What is Iwashi (Pilchard)?
In Japan the collective term iwashi (鰯・鰛・鰮) refers to a group of fishes beloging to the families of Clupeidae, Dussumieriidae and Engraulidae. Within this generic term, a distinction is made between three types. Those types are the pacific pilchards or sardines, round herrings and anchovies. These three groups are caught in large quantities and are important not only for fresh fish but also for the processing industry.
Iwashi as Ingredient for Sushi or Sashimi
The fish of the iwashi group are considered fragile, which must be processed carefully and quickly. Since its meat decomposes rapidly, it develops an unpleasant odor early after being caught and is therefore only available in limited quantities in sushi or sashimi quality. To maintain freshness iwashi is either soaked in 3 to 5 percent salt water or previously sprinkled with salt and then placed in a mixture of ice water and vinegar. The osmotic effect of the salt solution has a slightly preservative effect, reduces the odor and maintains the shiny skin surface characteristic of iwashi.
With plump in-season iwashi, the fatty layer in between the skin and the flesh is amazingly thick. Despite that, it neither smells fishy nor tastes greasy.
- Jiro Ono, Sushi Chef [Satomi, 2016]
Ginger and green onions are suitable as a garnish. Besides the taste component, ginger also has a neutralizing effect on the smell. Especially fresh specimens harmonize very well with wasabi alone. In upscale sushi restaurants, ginger and spring onions are sometimes pressed into a paste, refined individually and placed on top of the nigiri that is coated with soy sauce. If iwashi is prepared as sashimi, soy sauce mixed with ginger is very suitable.
The spawning times of maiwashi depend on the region and population, therefore no exact season can be determined for sardines from the group of ma iwashi. In Japan the months from June to October are traditionally considered to be the tastiest time of year for Japanese sardines. The spawning season of the european sardine (yōroppa ma-iwashi) also varies considerably by region and population, with the main fishing season beginning in late spring and ending in late summer. Iwashi caught between spring and summer are also considered particularly tasty and are called baiu iwashi (rainy season) or nyuubai iwashi (beginning of the rainy season). Urume iwashi is caught all year round, but it is said that the best season is from winter to early spring, when the fish have become fattier. Katakuchi iwashi migrates from the East China Sea to the coastal region of Taiwan to spawn in late winter and early spring. Therefore summer is considered the best season for katakuchi iwashi.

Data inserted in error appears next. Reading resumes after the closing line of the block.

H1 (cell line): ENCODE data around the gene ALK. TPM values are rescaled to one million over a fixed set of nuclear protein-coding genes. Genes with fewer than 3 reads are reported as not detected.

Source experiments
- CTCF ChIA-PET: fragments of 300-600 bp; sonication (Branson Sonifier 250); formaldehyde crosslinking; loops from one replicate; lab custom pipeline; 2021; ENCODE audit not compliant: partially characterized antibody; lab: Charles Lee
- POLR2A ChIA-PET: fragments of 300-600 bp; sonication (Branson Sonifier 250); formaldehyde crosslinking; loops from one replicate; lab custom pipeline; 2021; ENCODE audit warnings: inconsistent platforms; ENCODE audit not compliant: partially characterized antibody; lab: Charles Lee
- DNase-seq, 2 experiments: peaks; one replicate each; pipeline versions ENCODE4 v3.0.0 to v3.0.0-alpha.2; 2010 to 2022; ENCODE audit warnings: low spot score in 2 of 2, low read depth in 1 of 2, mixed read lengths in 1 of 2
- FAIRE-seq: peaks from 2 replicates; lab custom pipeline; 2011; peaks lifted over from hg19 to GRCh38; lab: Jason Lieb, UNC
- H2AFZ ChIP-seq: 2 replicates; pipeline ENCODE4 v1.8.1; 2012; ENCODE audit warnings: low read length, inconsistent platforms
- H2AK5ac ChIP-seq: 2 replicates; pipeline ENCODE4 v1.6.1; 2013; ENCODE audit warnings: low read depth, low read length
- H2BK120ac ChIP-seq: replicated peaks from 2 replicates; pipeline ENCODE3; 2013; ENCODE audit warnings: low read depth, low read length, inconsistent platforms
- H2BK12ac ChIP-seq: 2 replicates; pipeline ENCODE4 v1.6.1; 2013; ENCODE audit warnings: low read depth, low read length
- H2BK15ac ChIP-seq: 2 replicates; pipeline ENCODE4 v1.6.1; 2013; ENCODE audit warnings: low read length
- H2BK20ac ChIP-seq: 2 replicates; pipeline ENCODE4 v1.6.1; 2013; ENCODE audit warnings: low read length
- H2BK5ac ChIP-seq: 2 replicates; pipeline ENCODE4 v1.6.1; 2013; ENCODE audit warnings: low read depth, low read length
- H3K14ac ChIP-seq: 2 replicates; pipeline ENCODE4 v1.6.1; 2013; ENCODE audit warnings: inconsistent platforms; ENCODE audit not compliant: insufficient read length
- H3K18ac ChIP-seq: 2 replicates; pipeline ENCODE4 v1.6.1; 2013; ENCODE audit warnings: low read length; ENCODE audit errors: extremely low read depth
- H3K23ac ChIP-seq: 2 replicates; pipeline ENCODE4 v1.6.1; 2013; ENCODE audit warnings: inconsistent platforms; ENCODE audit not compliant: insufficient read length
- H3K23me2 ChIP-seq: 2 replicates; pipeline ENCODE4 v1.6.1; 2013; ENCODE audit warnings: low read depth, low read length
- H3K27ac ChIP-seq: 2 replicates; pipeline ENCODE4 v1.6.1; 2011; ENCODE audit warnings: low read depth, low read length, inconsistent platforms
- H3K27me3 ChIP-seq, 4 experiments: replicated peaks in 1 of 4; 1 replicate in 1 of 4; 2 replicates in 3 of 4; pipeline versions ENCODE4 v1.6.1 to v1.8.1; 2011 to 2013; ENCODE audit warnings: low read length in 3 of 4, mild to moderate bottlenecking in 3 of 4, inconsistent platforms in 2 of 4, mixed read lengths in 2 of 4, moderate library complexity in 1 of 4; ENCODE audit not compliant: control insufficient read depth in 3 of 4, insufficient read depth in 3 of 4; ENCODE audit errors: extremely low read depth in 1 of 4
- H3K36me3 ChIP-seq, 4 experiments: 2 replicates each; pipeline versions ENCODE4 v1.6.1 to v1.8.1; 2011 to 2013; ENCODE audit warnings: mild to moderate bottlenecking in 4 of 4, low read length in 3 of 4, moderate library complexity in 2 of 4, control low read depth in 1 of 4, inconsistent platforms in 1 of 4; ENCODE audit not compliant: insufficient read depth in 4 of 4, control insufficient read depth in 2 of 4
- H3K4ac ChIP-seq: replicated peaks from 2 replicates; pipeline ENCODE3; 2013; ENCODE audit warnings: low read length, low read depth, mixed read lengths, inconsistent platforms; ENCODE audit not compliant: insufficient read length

Iwashi in Japan
In Japan, October 4 has been the official sardine day since 1985 (イワシの日). The day was created by the Iwashi Promotion Association (いわし普及協会) with the aim of encouraging the acceptance of sardines as a cheap and tasty fish. In Japanese, October 4th is written as 10月4日, resulting in a pun that reads iwashi (1 → い [i], 0 → わ [wa], 4 → し [shi]) [Kase, 2009].
Characteristics & Ecology of Iwashi (Pilchard)
The most common iwashi species found on Japanese dining tables is Japanese sardine (maiwashi), which also serves as a eponym for its associated species. Of all iwashi species, it is most commonly used for the preparation of sushi or sashimi.
The Japanese sardine is a submember of the species Sardinops sagax. Accordingly, all representatives of this species are understood as maiwashi, literally “genuine“ or “true sardine“. The population of maiwashi is divided into five different subspecies, chiri-maiwashi in the waters around Chile, cariforunia-maiwashi in California, maiwashi in Japan, ōsutoraria-maiwashi in Australia and minami-afurika-maiwashi around Africa. The European sardine, because of its similarity, especially in taste, is also culinary counted to maiwashi and is called yōroppa-maiwashi.
The Pacific sardine usually occurs within large schools in coast-proximity. Young animals feed on zooplankton, adult animals mainly on phytoplankton.
The taste of the red-eye round herring (urumeiwashi) is the most distinctive of all sardines belonging to the group of iwashi. Urumeiwashi is therefore often used for the preparation of sushi or sashimi. It is caught in much smaller quantities than ma iwashi and katakuchiiwashi. Therefore, urumeiwashi appears less frequently at markets and is therefore rarely found in sushi restaurants. Furthermore, urumeiwashi, like all fishes of the iwashi group, is very sensitive and must be processed quickly after the catch. Urumeiwashi is often dried and prepared on a skewer and offered as urumeiwashi no mezashi (ウルメイワシのメザシ).
Urumeiwashi lives in tropical and temperate waters not only in Japan but all over the world. They swim in shoals near the sea surface and feed mainly on plankton.
Katakuchiiwashi カタクチイワシ 【片口鰯】